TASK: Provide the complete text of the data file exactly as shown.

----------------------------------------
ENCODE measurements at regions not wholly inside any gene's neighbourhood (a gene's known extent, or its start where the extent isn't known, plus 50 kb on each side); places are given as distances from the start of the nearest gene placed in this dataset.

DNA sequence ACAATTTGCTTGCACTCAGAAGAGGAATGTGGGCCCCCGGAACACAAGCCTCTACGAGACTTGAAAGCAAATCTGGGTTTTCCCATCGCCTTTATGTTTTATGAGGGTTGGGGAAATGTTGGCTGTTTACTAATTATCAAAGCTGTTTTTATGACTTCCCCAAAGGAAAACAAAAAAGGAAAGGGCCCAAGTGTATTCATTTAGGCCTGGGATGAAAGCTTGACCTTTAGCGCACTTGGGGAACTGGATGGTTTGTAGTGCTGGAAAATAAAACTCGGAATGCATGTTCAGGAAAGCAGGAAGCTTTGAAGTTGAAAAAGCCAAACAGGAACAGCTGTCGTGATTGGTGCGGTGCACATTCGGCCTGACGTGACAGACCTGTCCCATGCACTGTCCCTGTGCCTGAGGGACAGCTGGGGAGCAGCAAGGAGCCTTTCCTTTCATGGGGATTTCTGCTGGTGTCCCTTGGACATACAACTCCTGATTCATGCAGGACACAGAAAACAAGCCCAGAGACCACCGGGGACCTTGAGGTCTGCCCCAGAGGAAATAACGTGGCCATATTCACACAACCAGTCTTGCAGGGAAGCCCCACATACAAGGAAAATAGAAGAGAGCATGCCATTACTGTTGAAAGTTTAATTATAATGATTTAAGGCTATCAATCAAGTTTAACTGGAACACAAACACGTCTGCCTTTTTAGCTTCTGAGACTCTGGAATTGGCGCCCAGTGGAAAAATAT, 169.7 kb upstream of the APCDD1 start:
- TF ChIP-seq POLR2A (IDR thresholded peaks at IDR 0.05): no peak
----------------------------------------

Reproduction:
ENCODE measurements at regions not wholly inside any gene's neighbourhood (a gene's known extent, or its start where the extent isn't known, plus 50 kb on each side); places are given as distances from the start of the nearest gene placed in this dataset.

DNA sequence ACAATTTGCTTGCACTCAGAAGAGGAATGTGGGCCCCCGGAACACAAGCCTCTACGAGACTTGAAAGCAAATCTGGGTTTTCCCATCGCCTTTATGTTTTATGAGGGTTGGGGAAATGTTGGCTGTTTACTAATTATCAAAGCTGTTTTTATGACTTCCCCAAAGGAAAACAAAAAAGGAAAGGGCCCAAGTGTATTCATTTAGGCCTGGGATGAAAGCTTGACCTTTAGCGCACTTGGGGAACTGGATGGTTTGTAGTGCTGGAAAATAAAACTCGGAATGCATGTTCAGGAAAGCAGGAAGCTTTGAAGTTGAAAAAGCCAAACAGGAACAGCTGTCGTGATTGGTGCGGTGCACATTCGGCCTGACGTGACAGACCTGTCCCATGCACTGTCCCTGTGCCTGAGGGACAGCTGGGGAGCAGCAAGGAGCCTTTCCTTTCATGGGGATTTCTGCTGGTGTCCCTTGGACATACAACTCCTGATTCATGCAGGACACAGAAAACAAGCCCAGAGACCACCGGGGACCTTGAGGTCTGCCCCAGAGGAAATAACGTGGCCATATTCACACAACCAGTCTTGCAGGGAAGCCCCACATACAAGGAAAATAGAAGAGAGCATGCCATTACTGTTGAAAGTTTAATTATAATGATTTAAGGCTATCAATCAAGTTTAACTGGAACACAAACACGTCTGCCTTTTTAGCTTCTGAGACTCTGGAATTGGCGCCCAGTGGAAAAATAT, 169.7 kb upstream of the APCDD1 start:
- TF ChIP-seq POLR2A (IDR thresholded peaks at IDR 0.05): no peak